Of all the components of air pollution, the health effects of PM2.5 are the best researched and the news is terrible. Exposure to fine particulate matter is linked to illness, hospitalization and premature death.
High levels of PM2.5 in the air cause not only respiratory disorders like bronchitis, asthma, inflammation of the lungs and persistent coughing, but can also lead to life-threatening heart attacks and strokes.
In late 2013, the International Agency for Research on Cancer, part of the World Health Organization (WHO), concluded that particulate pollution can cause lung cancer.
The various poisonous gases
Noxious gases of various types, collections of molecules that are tinier than the smallest particulates (only 2–3 atoms wide), are the other component of the air pollution mix.
These include sulphur dioxide (SO2), nitrogen oxides (NOx) and ozone. SO2 and NOx result from various kinds of combustion and also produce PM 2.5 indirectly under the right atmospheric conditions.
Effects of Sulphur Dioxide
Coal and oil-fired power plants, steel mills, refineries, pulp mills and smelters are among the largest releasers of SO2 since they operate by burning fuels like coal, oil and diesel that contain sulphur.
Sulphur dioxide easily and rapidly enters the bloodstream through the lungs and even short-term exposures to high levels of SO2 can kill.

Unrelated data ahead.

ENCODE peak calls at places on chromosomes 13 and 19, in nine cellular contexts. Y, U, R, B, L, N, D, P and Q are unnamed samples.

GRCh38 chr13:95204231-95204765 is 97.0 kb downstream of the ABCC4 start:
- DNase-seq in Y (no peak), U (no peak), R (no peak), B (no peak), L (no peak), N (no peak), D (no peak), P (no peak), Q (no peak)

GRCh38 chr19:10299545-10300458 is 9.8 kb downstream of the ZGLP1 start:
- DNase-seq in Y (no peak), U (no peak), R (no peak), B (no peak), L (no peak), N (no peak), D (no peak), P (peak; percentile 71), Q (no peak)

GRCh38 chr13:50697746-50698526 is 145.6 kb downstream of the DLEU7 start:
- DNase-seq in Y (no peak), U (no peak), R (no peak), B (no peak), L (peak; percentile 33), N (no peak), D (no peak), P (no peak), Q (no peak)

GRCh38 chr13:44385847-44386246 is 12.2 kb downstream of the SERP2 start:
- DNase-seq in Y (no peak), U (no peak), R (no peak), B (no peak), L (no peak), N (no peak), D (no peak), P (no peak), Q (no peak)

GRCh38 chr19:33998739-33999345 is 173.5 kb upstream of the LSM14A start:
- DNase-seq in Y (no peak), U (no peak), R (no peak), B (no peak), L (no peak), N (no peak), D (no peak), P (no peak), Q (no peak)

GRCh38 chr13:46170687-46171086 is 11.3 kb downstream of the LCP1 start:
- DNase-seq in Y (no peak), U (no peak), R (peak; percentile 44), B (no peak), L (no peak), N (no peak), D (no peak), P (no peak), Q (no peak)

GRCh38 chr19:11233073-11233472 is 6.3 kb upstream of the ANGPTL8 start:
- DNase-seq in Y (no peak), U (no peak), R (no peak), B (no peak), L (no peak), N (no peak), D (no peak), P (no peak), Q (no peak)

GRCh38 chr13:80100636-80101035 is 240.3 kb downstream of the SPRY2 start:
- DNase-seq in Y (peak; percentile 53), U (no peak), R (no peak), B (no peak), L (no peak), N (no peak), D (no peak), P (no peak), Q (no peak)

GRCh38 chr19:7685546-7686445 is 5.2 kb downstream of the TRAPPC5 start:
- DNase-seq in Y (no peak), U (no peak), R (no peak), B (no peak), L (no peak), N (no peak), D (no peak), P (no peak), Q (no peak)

High levels of SO2 in the air lead to a burning sensation in the nose and throat, breathing difficulties and severe airway obstructions.
Over time SO2 can also affect lung function permanently. Asthmatics are sensitive to the respiratory effects of even low concentrations of SO2.
In one study, guinea pigs were unable to breathe as deeply or take in as much air per breath when exposed to even less than one part of SO2 per million parts of air.
SO2 levels in vehicular fuel
More severe symptoms seen in animals exposed to high concentrations of SO2 include decreased respiration, inflammation or infection of the airways, and destruction of areas of the lung.
Exposure to 400–500 parts per million (ppm) of SO2 is considered immediately dangerous to life and health, but this is in fact the level of SO2 present in low-quality diesel still used in some parts of India.
Diesel cars have been making rapid inroads in India with their share in new sales doubling in the decade 2002 to 2012, from 27% to 55%.
Fortunately, latest emissions standards mean that SO2 levels in vehicular fuel (both petrol and diesel) have been restricted to 50 ppm in many cities. However, there are parts of the country where older standards with far higher levels of SO2 continue unchecked.
Effects of Nitrogen Oxides
Diesel-based vehicles pose another pollution-related problem. They emit around twenty times more nitrogen oxides (NOx) than petrol cars.
Like SO2 and PM2.5, NOx is ruinous for the respiratory system, inflaming the lining of the lungs and reducing the body’s immunity to lung infections.
Wheezing, coughing, colds and bronchitis are all linked to breathing in high levels of nitrogen oxides. Nitrogen Oxides can also aggravate existing heart conditions, leading to hospitalization and, on occasion, death.
This is an excerpt from Choked by Pallavi Aiyar (Juggernaut app)
In 2014, a WHO study ranked Delhi as the world’s most polluted city. No Chinese city even figured in the top 20.
High levels of PM2.5 in the air cause not only respiratory disorders but also life-threatening heart attacks and strokes.
Nitrogen Oxides can aggravate existing heart conditions, leading to, on occasion, death.
High levels of SO2 in the air lead to breathing difficulties and severe airway obstructions.